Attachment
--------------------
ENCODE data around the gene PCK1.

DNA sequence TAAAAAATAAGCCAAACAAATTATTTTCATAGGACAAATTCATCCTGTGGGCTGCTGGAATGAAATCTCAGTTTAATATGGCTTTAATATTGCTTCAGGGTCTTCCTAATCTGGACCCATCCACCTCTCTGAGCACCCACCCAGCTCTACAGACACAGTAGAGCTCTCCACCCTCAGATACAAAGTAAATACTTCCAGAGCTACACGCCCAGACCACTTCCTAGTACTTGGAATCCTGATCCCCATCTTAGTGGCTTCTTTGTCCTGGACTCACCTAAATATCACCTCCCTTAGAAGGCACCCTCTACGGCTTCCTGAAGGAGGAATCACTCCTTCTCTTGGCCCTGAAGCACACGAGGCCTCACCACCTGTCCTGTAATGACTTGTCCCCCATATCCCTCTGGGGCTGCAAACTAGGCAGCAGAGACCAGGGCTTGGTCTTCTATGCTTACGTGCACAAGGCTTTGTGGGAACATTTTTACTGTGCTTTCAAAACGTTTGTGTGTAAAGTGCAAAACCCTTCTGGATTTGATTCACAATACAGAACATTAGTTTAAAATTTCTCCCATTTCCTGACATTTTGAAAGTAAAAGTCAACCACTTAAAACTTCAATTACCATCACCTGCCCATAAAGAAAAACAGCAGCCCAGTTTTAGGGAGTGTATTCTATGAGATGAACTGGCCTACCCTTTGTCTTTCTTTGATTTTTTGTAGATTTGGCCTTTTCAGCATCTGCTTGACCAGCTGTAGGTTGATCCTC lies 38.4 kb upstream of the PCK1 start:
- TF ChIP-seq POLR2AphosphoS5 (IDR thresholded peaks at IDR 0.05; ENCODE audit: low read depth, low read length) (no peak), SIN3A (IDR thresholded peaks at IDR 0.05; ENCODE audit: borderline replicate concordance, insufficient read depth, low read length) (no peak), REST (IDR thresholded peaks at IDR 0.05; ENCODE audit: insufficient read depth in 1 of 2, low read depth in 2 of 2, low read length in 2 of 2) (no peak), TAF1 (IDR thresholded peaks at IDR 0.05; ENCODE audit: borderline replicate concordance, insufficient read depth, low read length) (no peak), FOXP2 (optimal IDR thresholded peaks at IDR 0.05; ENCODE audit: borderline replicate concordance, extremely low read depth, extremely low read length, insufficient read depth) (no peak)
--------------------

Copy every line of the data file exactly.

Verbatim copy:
ENCODE data around the gene PCK1.

DNA sequence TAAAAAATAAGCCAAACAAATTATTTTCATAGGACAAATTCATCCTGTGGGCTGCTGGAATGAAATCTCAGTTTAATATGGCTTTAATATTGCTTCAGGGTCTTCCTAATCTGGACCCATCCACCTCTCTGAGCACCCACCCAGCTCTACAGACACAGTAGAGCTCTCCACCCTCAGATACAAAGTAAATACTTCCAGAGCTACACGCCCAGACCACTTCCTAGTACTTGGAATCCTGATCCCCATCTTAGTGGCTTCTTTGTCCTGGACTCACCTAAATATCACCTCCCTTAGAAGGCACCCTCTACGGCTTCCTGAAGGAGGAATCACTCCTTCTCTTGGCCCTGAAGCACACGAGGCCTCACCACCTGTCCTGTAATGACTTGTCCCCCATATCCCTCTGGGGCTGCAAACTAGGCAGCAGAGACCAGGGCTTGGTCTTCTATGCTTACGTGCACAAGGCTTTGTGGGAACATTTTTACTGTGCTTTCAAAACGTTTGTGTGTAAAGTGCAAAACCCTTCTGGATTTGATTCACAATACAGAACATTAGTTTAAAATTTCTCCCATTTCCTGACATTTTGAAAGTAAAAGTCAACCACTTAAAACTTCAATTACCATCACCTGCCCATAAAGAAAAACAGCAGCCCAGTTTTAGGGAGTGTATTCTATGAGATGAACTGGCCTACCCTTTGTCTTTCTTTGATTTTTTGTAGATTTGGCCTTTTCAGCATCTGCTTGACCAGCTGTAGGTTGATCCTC lies 38.4 kb upstream of the PCK1 start:
- TF ChIP-seq POLR2AphosphoS5 (IDR thresholded peaks at IDR 0.05; ENCODE audit: low read depth, low read length) (no peak), SIN3A (IDR thresholded peaks at IDR 0.05; ENCODE audit: borderline replicate concordance, insufficient read depth, low read length) (no peak), REST (IDR thresholded peaks at IDR 0.05; ENCODE audit: insufficient read depth in 1 of 2, low read depth in 2 of 2, low read length in 2 of 2) (no peak), TAF1 (IDR thresholded peaks at IDR 0.05; ENCODE audit: borderline replicate concordance, insufficient read depth, low read length) (no peak), FOXP2 (optimal IDR thresholded peaks at IDR 0.05; ENCODE audit: borderline replicate concordance, extremely low read depth, extremely low read length, insufficient read depth) (no peak)